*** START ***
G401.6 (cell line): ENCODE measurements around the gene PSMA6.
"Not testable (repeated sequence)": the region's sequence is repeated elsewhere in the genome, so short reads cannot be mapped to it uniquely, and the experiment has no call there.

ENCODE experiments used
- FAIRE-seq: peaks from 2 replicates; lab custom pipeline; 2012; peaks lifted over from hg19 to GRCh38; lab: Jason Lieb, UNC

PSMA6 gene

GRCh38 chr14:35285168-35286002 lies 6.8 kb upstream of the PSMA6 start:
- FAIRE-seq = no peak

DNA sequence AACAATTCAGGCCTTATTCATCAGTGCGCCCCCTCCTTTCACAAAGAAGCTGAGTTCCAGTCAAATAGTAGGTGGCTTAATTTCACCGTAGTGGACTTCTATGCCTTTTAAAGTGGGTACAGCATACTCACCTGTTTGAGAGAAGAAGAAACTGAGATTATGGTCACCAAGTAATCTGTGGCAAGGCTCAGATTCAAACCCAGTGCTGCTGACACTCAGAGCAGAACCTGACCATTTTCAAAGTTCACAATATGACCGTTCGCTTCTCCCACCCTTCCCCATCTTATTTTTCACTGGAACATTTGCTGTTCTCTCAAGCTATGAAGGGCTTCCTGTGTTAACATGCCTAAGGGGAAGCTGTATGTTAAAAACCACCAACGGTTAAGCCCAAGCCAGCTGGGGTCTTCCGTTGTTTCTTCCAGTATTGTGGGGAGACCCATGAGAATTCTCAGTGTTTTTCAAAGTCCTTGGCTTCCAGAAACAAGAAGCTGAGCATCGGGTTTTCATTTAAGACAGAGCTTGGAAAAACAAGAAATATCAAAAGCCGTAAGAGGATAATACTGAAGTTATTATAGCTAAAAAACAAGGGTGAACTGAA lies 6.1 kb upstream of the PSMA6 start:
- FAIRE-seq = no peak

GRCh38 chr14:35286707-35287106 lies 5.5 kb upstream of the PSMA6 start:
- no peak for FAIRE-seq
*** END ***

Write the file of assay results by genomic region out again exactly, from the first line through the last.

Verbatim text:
G401.6 (cell line): ENCODE measurements around the gene PSMA6.
"Not testable (repeated sequence)": the region's sequence is repeated elsewhere in the genome, so short reads cannot be mapped to it uniquely, and the experiment has no call there.

ENCODE experiments used
- FAIRE-seq: peaks from 2 replicates; lab custom pipeline; 2012; peaks lifted over from hg19 to GRCh38; lab: Jason Lieb, UNC

PSMA6 gene

GRCh38 chr14:35285168-35286002 lies 6.8 kb upstream of the PSMA6 start:
- FAIRE-seq = no peak

DNA sequence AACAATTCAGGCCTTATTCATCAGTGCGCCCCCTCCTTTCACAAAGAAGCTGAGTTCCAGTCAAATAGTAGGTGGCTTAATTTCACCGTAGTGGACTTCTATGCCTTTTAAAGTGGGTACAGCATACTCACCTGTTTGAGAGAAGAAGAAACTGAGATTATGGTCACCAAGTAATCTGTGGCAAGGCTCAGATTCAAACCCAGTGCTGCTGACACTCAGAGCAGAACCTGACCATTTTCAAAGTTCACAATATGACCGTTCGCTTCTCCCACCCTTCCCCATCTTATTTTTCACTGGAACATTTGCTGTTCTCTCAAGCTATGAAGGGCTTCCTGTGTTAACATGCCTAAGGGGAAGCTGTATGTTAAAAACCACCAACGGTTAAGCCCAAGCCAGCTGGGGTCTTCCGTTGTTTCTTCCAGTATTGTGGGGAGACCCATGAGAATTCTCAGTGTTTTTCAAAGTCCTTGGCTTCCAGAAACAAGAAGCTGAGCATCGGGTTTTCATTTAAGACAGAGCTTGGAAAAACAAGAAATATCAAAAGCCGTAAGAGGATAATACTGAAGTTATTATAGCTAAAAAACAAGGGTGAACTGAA lies 6.1 kb upstream of the PSMA6 start:
- FAIRE-seq = no peak

GRCh38 chr14:35286707-35287106 lies 5.5 kb upstream of the PSMA6 start:
- no peak for FAIRE-seq